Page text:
section 69


A peace officer who fails to take reasonable steps to suppress a riot within their jurisdiction is guilty of an indictable offence and can be imprisoned for up to two years.


69. A peace officer who receives notice that there is a riot within his jurisdiction and, without reasonable excuse, fails to take all reasonable steps to suppress the riot is guilty of an indictable offence and liable to imprisonment for a term not exceeding two years.


Section 69 of the Criminal Code of Canada holds peace officers accountable for failing to take reasonable steps in suppressing a riot within their jurisdiction. A riot is defined as an incident where a group of people use force or violence to damage property, endanger public safety or cause harm to individuals. The objective of this section is to ensure that peace officers perform their duty of maintaining public safety and order during riots. Peace officers include policemen, sheriffs, RCMP officers, and other law enforcement officers. If a peace officer receives notice of a riot but fails to take necessary measures to suppress it, they are guilty of an indictable offence and liable to imprisonment for a term not exceeding two years. The section emphasizes that the peace officer must take all reasonable steps necessary to suppress the riot, and failing to do so without reasonable excuse is a violation of the law. Examples of reasonable steps include the use of necessary force, apprehension of individuals causing violence or vandalism, and calling for additional help from other law enforcement agencies. It is crucial that peace officers prioritize the safety of the public during riots. The effective control of a riot can prevent people from getting hurt, prevent property damage, and restore calm to the affected area. The deterrence of violent incidents in public is important to uphold the peace and order in society. In conclusion, section 69 of the Criminal Code of Canada places legal responsibility on peace officers to take all necessary measures to suppress riots within their jurisdiction. Peace officers are expected to prioritize public safety, and their failure to do so may result in serious legal consequences.


Section 69 of the Criminal Code of Canada is a provision that reinforces the duty of police officers to maintain the peace in their jurisdiction. This section criminalizes the neglect of duty of a peace officer who fails to take reasonable steps to suppress a riot, even if they receive notice of its occurrence. The implication of this section is that it places a significant responsibility on the police, who are expected to act swiftly to prevent riots and other forms of public disorder and unrest. The need for this section was underscored by the events that led to its inclusion in the Canadian Criminal Code. There had been instances where the police failed to respond to riots in a timely and effective manner. In some cases, the police were accused of standing by and doing nothing while riots raged, which led to loss of life and property. These incidents underscored the need to hold law enforcement officers accountable for their actions or inaction during riots or other public disturbances. Under section 69 of the Criminal Code of Canada, a peace officer is expected to take all reasonable steps to suppress a riot, which suggests that they should explore all possible options to bring peace and order to the affected areas. The section does not specify what constitutes a reasonable step or what actions a peace officer should take to suppress a riot. This gives the police the discretion to decide the most appropriate response to a riot, depending on the circumstances on the ground. The section is particularly significant because it ensures that the police are held accountable for their actions during a riot. The government expects peace officers to act in a manner that is conducive to the maintenance of public safety, and where they fail to do so, they are subject to criminal penalties. This provision sends a message to the police that the government expects them to act with professionalism, diligence, and respect for the rule of law. One criticism of section 69 of the Criminal Code of Canada is that it creates a risk of over-policing. Some critics argue that the provision might encourage law enforcement officers to use excessive force when suppressing a riot or a public disturbance. Additionally, the provision does not require that a peace officer fulfill a duty to protect citizens who are exercising their rights to protest. As a result, there is a possibility that a peace officer might suppress a peaceful demonstration under the guise of suppressing a riot. In conclusion, section 69 of the Criminal Code of Canada serves as an important reminder that peace officers have a responsibility to maintain public safety and order. The provision ensures that police officers are held accountable for their actions or inaction during riots or public disturbances. It also serves as a warning to law enforcement officers that they must act with professionalism and respect for the law in responding to public unrest. However, the provision leaves room for interpretation, which can result in over-policing or other forms of abuse by police officers. It is therefore important that police departments across Canada provide ongoing training and support to officers to ensure that they act appropriately during public disturbances.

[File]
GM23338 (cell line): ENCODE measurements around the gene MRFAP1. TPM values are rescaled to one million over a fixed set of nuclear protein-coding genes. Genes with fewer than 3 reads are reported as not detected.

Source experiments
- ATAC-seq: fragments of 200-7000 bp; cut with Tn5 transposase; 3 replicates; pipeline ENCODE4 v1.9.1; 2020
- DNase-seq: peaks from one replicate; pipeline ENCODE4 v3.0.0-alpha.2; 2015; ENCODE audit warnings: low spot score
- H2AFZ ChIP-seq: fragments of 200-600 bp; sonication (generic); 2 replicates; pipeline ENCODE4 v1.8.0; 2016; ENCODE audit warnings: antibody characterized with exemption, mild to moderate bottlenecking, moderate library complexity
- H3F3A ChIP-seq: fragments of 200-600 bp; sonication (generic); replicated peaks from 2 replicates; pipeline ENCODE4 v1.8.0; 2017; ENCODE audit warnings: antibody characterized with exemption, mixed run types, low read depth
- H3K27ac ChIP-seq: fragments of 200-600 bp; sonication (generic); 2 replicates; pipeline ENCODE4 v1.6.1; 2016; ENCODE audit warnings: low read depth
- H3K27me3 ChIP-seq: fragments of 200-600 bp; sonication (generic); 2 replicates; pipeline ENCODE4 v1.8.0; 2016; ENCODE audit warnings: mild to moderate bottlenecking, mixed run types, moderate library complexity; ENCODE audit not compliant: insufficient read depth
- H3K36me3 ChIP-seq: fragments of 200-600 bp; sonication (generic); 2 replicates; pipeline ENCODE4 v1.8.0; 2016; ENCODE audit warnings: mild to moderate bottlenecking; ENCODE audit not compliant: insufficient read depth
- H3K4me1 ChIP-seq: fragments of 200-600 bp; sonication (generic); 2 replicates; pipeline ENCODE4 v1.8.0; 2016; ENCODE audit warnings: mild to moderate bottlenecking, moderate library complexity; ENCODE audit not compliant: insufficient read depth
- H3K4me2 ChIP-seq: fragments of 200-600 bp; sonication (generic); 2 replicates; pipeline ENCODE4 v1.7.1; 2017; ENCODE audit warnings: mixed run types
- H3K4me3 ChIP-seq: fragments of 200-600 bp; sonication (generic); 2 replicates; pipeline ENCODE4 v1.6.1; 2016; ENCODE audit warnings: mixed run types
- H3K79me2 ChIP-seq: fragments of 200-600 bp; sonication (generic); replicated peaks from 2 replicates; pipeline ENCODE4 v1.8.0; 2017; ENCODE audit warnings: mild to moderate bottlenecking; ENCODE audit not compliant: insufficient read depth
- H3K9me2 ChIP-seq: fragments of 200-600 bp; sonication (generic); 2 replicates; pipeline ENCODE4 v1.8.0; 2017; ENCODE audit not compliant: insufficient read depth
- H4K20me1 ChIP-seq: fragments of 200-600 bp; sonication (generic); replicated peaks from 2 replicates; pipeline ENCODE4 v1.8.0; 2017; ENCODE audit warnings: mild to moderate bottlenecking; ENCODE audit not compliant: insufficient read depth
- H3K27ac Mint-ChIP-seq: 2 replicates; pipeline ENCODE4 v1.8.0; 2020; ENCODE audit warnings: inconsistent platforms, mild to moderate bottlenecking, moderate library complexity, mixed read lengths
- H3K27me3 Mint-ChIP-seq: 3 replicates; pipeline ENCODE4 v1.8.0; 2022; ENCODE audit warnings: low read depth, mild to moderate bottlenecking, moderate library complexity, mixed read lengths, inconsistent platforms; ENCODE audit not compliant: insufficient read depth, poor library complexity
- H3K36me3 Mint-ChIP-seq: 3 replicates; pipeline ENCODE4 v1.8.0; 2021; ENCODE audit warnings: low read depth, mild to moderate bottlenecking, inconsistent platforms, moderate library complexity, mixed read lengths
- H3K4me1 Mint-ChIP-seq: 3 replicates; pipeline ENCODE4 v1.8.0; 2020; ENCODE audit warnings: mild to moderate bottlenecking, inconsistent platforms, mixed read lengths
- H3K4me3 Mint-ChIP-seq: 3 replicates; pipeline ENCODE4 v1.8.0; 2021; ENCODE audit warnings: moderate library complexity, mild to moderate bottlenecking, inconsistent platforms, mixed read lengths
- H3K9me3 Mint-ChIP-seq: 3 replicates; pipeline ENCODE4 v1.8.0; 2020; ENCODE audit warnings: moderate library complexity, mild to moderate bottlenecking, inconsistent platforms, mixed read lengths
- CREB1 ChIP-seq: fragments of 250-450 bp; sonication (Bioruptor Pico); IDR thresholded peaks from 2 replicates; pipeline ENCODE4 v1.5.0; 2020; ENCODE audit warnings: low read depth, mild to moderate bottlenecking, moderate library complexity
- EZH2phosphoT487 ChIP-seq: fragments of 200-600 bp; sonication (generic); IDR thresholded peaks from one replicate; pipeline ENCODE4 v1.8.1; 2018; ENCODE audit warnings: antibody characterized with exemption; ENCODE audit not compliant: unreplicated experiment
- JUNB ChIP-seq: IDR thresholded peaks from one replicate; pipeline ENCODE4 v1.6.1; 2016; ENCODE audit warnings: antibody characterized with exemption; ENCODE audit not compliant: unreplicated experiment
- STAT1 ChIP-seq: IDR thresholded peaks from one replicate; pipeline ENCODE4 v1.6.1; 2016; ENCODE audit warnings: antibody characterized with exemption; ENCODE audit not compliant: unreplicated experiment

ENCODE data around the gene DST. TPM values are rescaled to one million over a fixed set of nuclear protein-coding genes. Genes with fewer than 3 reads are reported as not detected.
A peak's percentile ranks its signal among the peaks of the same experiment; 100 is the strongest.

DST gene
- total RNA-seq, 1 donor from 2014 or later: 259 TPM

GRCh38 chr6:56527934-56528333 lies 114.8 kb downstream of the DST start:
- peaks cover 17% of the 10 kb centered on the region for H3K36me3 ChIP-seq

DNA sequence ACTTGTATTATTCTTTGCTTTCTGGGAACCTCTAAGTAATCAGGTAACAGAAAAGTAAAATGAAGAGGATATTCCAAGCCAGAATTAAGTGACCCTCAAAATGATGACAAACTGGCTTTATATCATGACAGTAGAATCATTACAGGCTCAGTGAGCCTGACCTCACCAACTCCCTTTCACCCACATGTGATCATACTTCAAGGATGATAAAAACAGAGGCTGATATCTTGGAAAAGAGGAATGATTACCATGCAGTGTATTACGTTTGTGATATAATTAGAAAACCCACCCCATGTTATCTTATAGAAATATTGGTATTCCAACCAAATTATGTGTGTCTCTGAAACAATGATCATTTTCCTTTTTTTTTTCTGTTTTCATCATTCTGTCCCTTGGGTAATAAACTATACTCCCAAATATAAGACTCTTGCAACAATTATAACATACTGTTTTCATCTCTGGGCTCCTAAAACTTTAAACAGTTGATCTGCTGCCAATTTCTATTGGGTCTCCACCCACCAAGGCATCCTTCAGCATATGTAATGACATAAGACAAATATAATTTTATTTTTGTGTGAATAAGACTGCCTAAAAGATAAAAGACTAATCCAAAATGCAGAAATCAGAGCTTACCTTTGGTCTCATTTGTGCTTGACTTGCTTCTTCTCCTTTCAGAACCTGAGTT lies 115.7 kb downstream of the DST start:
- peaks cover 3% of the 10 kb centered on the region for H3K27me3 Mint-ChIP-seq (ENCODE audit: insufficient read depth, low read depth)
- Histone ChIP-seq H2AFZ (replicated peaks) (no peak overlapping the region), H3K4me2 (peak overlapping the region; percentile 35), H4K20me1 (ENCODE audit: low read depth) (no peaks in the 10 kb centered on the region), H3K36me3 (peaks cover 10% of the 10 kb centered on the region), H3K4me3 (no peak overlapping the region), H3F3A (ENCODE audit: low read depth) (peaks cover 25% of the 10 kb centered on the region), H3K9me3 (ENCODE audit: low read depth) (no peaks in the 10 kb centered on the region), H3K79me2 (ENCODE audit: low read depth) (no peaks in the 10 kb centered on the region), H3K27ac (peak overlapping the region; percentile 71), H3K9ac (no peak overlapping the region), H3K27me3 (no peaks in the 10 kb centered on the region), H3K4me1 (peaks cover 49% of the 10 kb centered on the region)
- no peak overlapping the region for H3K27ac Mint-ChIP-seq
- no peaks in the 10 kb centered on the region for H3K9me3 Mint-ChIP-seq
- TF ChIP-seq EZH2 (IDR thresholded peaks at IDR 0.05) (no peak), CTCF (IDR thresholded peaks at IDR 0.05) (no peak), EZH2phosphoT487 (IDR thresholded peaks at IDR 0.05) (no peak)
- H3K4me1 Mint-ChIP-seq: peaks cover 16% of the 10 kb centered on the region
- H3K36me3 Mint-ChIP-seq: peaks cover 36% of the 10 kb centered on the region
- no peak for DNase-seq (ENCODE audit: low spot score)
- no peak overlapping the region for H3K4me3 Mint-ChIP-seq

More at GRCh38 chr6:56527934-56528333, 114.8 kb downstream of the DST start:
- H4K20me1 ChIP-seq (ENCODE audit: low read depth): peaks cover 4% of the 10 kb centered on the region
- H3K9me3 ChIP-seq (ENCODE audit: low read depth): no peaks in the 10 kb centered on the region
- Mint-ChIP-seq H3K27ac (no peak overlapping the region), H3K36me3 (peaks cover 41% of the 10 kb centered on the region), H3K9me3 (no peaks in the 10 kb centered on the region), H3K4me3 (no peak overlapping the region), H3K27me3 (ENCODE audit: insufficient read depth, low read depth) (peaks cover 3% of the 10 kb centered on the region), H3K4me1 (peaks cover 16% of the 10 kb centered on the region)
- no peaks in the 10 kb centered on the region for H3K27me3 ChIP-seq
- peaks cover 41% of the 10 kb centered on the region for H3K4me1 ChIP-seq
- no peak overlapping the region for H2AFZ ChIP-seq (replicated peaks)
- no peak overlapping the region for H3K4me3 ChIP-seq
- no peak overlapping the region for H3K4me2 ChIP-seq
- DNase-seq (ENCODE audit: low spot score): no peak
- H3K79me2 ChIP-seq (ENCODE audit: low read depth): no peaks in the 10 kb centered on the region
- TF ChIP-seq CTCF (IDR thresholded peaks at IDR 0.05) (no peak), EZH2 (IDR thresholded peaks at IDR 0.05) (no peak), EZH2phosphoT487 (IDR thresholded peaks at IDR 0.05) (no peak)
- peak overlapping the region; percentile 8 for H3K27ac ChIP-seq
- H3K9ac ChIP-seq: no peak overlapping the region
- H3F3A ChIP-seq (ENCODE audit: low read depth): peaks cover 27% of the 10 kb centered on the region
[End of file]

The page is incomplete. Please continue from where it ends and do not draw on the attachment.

Section 69 of the Criminal Code of Canada provides guidance to peace officers on how they should respond to and suppress riots within their jurisdictions. The section criminalizes the failure of peace officers to take necessary steps to prevent or suppress riots. This has important implications for police departments and other law enforcement agencies that are responsible for maintaining public order and safety in Canada. There are several strategic considerations that peace officers must take into account when dealing with Section 69. These include: 1. Assessing the situation: One of the most important considerations for peace officers is to assess the situation in order to determine the appropriate response. The level of violence, size of the crowd, and available resources are all critical factors that officers must consider when deciding how to respond to a riot. 2. Use of force: The use of force is a delicate issue in riot situations. Officers must use force in accordance with the law, and only to the extent necessary to achieve their objectives. The use of excessive force can lead to injuries, deaths, and civil lawsuits. 3. Communication: Communication is critical in riot situations. Leaders of the crowd must be identified and spoken to in order to gain their cooperation. Communication can also be used to diffuse tensions and prevent further escalation of the situation. 4. Crowd control tactics: Crowd control tactics should be implemented to prevent the situation from getting out of control. This can include using barriers, deploying riot police, and restricting access to the area. 5. Collaboration: Collaboration with other agencies, such as fire departments and paramedics, can be critical in riot situations. It can also involve collaboration with community leaders and groups to help prevent further violence. There are several strategies that peace officers can employ to effectively enforce Section 69. These include: 1. Preparation: Preparation is key in preventing or suppressing riots. Law enforcement agencies need to be well-trained, properly equipped, and informed of the tactics, strategies, and equipment necessary to effectively respond to riots. 2. Communication: As already noted, communication is critical in riot situations. Officers should be trained in communication tactics, such as active listening and assertiveness. 3. Tactical expertise: Riot situations demand a high level of tactical expertise. Officers must be trained in tactical operations, including the use of less-lethal weapons, crowd control tactics, and communication techniques. 4. Collaboration with community: Law enforcement agencies should develop and maintain strong relationships with the communities they serve. Such collaborations can help prevent tensions from escalating into violent riots. 5. Technology: The use of technology, such as video surveillance and social media monitoring, can be critical in preventing or suppressing riots. This can help police departments identify potential riot situations before they escalate into violent situations. In conclusion, dealing with Section 69 of the Criminal Code of Canada requires careful consideration of the situation. Employing the appropriate strategies and tactics can help law enforcement agencies prevent or suppress riots in a manner that is lawful, effective, and safe for all parties involved.